Nonetheless, petitioner is not entitled to deduct the full amount of that interest payment. For tax years beginning with 1987, section 163(h) began phasing out the interest deduction for most types of personal interest. Petitioner has offered no evidence and makes no argument that his payment of interest to Mr. Shober in 1988 is other than the type of personal interest that is subject to the phase-out rules in section 163(h)(5). We therefore hold that petitioner is entitled to an interest deduction for 1988 in the amount of $19,700 as reduced by the phase-out rules in that section.

Petitioner offered no evidence of any additional interest payments to Mr. Shober during the years at issue except his uncorroborated, self-serving testimony that we do not accept. Consequently, petitioner has failed to prove that he is entitled to any additional interest deductions. We therefore hold that petitioner is not entitled to any such deductions.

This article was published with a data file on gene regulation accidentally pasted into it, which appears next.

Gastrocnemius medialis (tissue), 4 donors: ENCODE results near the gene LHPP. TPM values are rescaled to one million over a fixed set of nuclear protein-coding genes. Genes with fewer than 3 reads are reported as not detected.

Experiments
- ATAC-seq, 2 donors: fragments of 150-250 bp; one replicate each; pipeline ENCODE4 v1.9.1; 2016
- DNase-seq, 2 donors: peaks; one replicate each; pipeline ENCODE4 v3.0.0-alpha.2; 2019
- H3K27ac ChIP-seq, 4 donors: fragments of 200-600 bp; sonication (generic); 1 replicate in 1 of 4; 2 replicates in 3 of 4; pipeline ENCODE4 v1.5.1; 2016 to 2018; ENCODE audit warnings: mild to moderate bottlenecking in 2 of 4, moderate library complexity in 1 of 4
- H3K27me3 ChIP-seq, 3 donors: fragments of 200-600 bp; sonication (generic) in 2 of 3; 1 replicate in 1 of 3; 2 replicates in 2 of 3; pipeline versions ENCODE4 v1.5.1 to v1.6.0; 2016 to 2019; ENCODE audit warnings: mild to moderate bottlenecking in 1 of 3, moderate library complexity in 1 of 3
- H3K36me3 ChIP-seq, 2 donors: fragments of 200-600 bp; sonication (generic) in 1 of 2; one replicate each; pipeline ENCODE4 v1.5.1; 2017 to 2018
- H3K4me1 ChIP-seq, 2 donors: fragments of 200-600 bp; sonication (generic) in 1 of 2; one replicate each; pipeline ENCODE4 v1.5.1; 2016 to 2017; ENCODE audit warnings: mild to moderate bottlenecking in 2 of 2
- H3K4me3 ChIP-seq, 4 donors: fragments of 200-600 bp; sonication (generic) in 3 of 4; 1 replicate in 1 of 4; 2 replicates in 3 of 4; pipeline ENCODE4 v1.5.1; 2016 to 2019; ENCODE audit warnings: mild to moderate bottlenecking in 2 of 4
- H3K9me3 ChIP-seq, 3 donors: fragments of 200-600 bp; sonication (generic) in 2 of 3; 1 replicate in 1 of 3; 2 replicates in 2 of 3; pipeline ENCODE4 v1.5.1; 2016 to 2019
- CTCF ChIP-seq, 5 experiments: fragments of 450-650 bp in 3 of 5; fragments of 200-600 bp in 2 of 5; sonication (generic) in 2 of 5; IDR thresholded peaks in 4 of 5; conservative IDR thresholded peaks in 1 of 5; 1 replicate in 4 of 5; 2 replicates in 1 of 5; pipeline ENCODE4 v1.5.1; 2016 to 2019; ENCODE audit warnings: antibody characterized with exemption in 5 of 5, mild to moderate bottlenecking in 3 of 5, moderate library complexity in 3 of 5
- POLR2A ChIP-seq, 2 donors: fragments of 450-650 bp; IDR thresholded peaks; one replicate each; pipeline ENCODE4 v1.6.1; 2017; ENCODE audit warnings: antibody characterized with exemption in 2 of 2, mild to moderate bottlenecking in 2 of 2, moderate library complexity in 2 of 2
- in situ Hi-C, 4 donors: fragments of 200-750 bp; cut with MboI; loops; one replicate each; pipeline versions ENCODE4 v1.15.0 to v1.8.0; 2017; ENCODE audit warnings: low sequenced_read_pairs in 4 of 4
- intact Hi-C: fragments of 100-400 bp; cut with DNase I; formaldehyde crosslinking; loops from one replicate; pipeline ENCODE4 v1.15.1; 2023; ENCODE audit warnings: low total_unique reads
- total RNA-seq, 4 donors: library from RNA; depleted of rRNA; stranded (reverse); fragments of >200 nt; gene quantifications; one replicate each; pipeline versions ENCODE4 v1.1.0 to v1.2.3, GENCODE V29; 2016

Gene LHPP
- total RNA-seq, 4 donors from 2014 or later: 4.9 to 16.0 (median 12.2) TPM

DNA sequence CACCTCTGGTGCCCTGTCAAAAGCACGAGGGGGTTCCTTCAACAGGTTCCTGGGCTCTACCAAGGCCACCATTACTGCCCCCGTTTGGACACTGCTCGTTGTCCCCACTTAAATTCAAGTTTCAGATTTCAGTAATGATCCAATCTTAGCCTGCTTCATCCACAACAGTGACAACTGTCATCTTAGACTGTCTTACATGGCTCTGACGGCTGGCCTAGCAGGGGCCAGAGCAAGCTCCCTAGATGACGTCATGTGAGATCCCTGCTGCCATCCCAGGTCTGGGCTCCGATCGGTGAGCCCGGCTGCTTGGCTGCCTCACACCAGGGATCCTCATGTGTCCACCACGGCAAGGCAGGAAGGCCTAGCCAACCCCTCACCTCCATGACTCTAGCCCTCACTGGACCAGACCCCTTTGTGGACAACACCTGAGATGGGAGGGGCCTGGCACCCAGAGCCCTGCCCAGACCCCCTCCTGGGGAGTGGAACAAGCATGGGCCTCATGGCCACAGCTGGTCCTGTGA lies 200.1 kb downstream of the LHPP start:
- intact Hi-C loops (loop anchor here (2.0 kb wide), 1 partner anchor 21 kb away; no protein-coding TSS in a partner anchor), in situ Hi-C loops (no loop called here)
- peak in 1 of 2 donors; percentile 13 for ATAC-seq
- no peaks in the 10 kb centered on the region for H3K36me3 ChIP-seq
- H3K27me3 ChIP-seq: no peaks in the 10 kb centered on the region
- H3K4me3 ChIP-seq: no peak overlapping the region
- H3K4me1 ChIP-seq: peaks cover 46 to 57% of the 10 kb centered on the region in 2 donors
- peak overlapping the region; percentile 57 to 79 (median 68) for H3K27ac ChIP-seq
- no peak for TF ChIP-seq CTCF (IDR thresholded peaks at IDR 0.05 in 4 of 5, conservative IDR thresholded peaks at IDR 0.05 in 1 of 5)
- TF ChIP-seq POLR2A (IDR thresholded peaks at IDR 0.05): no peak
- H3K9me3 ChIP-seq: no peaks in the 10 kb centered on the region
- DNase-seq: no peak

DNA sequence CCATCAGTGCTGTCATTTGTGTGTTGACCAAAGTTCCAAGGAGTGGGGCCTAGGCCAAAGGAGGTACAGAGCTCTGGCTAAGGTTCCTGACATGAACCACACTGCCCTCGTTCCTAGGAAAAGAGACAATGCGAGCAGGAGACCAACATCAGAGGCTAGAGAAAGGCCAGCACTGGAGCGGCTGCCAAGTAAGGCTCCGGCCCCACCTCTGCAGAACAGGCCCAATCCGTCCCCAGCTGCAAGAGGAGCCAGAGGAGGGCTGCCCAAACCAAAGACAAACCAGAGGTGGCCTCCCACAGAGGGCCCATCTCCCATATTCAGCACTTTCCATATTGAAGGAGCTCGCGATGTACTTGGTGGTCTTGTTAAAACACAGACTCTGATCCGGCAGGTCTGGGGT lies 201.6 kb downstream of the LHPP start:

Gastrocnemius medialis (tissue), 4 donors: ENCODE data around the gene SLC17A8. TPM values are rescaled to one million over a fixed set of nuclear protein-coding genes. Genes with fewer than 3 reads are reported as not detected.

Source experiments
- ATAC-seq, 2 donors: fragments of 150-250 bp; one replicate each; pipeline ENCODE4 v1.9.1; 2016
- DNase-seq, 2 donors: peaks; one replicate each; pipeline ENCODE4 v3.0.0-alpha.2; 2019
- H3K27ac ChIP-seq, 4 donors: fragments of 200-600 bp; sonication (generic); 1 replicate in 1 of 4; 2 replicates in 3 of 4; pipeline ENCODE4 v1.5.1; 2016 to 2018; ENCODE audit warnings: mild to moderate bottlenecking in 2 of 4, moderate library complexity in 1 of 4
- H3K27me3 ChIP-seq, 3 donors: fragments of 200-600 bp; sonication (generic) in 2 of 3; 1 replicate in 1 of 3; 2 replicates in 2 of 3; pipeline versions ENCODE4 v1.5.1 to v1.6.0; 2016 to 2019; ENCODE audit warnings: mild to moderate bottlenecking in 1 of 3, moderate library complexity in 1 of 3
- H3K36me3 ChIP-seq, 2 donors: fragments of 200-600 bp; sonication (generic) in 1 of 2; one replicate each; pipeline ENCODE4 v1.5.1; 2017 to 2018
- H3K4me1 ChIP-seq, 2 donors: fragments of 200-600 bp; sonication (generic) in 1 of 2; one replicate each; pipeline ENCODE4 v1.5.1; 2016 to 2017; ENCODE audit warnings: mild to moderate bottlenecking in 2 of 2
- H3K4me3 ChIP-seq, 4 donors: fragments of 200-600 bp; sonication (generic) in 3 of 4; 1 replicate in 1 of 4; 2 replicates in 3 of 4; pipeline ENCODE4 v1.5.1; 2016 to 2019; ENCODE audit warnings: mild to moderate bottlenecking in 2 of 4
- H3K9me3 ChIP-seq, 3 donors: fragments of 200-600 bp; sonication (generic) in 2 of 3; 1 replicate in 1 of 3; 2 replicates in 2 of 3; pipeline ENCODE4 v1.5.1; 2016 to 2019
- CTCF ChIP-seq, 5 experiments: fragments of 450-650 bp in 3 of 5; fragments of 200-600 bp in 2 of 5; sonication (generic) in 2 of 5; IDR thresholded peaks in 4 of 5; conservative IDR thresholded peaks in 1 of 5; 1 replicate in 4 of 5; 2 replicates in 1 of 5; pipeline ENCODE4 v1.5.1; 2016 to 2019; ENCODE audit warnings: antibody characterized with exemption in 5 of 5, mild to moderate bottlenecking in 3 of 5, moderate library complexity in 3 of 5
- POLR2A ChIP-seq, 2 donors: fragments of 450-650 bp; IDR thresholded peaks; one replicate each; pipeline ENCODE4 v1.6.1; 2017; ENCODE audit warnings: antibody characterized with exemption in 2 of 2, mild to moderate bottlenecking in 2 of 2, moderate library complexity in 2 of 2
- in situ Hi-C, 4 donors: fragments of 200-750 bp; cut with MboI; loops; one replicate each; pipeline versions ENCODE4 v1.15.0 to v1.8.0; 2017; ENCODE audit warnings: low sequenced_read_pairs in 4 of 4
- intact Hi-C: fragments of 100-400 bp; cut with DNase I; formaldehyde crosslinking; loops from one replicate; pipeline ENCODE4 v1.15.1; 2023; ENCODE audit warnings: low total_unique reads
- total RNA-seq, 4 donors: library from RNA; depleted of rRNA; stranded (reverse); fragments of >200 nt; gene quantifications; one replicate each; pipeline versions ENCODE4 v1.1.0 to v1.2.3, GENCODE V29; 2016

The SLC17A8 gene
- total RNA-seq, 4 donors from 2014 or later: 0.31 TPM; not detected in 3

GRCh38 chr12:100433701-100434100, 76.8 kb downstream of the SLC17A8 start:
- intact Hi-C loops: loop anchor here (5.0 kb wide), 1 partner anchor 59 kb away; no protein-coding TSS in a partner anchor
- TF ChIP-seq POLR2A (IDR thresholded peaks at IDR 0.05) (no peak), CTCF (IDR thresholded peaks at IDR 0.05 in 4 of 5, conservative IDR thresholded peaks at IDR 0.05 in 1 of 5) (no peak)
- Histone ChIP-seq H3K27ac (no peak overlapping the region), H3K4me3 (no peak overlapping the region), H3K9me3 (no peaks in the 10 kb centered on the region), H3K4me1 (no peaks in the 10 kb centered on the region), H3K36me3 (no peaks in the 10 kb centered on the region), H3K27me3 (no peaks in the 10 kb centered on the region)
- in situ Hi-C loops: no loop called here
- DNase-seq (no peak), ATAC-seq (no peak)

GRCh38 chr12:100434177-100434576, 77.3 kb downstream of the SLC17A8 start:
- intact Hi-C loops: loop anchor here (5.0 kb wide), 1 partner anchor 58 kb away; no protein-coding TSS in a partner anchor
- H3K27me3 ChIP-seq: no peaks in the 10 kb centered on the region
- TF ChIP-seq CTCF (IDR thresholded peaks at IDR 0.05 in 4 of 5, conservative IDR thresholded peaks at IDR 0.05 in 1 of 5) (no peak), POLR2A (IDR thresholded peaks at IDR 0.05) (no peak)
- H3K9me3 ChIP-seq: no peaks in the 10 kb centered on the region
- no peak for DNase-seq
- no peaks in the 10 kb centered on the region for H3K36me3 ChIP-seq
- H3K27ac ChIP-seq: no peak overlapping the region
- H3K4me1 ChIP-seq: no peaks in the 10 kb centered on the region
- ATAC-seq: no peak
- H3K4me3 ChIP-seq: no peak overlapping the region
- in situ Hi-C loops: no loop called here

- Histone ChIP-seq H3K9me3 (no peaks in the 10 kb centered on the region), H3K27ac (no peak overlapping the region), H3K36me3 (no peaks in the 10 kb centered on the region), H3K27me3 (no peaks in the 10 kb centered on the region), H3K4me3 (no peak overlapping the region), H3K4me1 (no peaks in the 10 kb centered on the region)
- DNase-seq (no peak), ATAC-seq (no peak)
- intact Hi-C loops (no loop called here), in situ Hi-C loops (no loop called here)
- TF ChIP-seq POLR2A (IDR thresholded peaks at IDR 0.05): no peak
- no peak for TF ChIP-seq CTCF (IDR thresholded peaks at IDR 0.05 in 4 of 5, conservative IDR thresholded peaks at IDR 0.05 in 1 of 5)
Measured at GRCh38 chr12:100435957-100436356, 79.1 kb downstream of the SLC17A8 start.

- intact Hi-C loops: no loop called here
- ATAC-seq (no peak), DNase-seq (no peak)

Petitioner also testified that he made interest payments to Ms. Ogorek from whom he borrowed $35,000 during 1985 in order to pay Mr. Shober part of the principal and interest he owed him. In support of this assertion, petitioner produced a check, the contents of which the parties stipulated into the record at trial. The check remitted to Ms. Ogorek was for $6,312.75. It stated in the memo section that $2,975 was for 1987 and $3,347.75 was for 1988. It is unclear whether petitioner remitted the check to Ms. Ogorek in 1988 or 1989, since the check is dated December 30, 1988, but the date on the back of the check indicates that it was not cashed until January 18, 1989. Petitioner offered no evidence except his uncorroborated, self-serving testimony, which we do not accept, that the check was a payment of interest. Consequently, petitioner has failed to prove that the check represented the payment of interest to Ms. Ogorek. We therefore hold that petitioner is not entitled to an interest deduction in respect of that payment.